Voices Tuesday, July 08, 2014 - 05:30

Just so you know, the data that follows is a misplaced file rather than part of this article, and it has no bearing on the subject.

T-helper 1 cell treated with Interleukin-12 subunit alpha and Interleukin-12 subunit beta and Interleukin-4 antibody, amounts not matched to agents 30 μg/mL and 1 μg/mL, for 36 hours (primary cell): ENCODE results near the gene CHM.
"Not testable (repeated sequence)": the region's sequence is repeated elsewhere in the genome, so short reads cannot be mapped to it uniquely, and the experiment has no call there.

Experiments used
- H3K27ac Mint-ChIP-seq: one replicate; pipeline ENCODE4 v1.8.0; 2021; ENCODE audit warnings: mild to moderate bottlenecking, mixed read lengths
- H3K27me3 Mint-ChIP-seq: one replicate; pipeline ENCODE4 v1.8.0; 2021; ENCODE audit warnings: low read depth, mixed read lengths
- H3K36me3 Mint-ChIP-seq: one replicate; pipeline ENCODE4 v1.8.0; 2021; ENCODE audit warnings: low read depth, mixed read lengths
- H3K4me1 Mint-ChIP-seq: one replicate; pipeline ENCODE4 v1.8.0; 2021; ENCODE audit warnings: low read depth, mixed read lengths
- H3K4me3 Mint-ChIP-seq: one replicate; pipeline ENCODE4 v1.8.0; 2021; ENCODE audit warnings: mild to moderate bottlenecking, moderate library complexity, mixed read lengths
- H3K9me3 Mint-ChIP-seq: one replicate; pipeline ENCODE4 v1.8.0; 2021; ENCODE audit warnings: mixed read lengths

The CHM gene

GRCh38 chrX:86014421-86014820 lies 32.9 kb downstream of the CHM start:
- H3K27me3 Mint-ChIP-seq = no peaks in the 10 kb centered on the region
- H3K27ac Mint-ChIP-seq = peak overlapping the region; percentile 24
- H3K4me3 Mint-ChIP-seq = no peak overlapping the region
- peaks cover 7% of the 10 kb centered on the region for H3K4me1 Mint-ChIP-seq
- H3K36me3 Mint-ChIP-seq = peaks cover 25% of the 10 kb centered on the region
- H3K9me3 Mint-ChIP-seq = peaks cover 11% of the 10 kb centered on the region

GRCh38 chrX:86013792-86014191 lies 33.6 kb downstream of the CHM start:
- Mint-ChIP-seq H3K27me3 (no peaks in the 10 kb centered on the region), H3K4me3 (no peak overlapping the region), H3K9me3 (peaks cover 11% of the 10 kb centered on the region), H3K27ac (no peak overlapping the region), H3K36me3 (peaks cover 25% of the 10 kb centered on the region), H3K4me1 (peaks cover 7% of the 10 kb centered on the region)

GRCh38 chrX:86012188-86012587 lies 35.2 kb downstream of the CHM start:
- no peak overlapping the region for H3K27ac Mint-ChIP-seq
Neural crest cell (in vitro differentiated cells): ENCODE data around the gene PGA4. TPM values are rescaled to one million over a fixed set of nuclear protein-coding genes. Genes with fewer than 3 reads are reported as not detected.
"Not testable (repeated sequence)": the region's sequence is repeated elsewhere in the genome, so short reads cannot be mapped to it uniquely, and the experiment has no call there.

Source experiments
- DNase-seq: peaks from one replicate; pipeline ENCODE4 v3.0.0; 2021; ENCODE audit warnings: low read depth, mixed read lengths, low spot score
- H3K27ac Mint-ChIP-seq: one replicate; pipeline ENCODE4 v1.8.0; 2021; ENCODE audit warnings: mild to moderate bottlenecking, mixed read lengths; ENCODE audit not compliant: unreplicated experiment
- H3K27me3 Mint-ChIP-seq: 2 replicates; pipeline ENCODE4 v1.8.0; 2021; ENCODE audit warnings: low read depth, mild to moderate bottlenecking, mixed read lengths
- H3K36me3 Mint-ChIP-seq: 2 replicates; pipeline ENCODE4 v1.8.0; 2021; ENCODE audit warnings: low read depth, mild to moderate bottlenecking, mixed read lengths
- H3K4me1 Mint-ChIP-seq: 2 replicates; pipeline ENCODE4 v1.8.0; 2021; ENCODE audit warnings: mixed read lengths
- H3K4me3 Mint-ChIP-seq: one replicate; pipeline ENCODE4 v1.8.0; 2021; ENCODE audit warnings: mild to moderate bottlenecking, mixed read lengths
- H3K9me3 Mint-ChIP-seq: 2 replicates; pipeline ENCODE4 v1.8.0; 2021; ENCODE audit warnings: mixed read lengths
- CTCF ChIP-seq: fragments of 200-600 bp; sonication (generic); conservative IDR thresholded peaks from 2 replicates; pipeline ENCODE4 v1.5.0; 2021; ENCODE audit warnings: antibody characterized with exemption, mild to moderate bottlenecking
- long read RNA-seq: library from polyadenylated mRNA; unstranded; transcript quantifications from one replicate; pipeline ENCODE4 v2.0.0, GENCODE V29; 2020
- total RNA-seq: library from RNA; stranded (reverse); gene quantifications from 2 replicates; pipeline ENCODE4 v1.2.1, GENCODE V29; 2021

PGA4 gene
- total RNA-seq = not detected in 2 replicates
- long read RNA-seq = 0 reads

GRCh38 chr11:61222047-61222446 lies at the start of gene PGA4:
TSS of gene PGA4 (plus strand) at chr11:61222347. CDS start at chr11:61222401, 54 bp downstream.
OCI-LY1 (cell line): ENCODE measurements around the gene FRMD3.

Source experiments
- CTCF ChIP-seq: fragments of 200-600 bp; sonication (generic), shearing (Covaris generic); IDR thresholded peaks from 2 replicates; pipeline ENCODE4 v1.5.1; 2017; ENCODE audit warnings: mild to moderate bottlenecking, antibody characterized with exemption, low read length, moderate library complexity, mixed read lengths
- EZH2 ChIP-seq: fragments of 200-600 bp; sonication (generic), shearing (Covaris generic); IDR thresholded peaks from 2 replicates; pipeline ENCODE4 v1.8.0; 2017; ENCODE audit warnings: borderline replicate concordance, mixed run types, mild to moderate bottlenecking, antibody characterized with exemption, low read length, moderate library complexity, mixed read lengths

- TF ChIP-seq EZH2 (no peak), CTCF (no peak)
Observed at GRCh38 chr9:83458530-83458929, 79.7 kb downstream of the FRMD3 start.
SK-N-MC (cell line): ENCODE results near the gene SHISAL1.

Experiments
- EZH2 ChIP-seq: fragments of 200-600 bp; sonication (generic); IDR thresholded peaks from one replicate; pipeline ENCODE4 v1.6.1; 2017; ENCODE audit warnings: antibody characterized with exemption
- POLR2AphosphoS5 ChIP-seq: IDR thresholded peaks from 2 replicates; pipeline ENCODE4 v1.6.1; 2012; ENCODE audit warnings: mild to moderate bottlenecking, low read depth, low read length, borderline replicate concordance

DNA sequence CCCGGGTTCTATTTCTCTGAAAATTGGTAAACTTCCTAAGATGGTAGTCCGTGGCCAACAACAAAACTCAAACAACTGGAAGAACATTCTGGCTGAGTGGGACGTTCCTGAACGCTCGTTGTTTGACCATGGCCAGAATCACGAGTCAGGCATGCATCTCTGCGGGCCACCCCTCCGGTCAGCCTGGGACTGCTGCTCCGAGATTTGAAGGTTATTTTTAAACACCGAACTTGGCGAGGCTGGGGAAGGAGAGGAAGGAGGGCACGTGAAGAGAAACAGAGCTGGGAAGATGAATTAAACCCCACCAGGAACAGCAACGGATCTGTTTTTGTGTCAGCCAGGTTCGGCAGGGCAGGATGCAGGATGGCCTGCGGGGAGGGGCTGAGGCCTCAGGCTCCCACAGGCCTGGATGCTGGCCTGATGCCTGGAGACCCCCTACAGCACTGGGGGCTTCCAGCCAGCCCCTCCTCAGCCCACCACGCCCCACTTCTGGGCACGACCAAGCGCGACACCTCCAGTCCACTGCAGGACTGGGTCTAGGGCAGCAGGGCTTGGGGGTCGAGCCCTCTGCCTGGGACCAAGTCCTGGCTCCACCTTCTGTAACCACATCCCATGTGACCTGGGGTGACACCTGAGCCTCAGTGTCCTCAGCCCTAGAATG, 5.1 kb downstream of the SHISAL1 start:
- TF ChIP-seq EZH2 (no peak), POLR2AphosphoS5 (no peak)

The News Minute| July 8, 2014| 06:35 pm IST Two days ago Zee News reported that the India National Women’s Football Team is good enough to qualify for the FIFA Women’s World Cup. Now compare the titles of their male counterparts. It is the India National Football Team, and FIFA World Cup. Both in India, and internationally as well, the default players of football are men. The women’s teams, must be qualified as “women’s football”. Sport has predominantly been a men’s thing, no matter how much women may be interested in pursuing it or even following it. The official titles of the national teams in India, and FIFA’s official titles both indicate that this bias has not changed. It is a well-publicized fact that the Indian men’s team last qualified for the FIFA World Cup in 1950 and is currently ranked at 154 by FIFA out of 200 teams. But it a little known fact that our women’s team stands at 50 out of 125 teams on the FIFA rankings, which makes this team, definitely more qualified that the men’s team. Yet, the Indian media has given their achievement little coverage. The women’s team won the 2012 Olympics qualifying opener, it is currently holds the South Asian Football Federation’s Cup ( which it won in 2012) and is gearing up for the Incheon Asian Games. Yet, except an interview here and an interview there, there is little on the achievements of the National Women’s Team. A girls team from Jharkhand, has qualified for the Schwan USA Cup - an important international youth soccer tournament, which is set to begin on July 11. The YUWA Foundation’s team of 18 tribal girls has been coached by American coach Franz Gastler and has also clinched a bronze at the recent Gasteiz Cup held in Spain. A Hindustan Times report also mentioned that Gastler was getting offers to set up football academies from across the country. When the country’s girls do have such talent, why is the right kind of support not being given to hone their skills? Women’s sports requires more than the reportage on Saina Nehwal and Mary Kom achievements. It requires consistent reporting, not just because the women sportspersons deserve it, but also because we, as the media need to be more inclusive and sensitive in our coverage.
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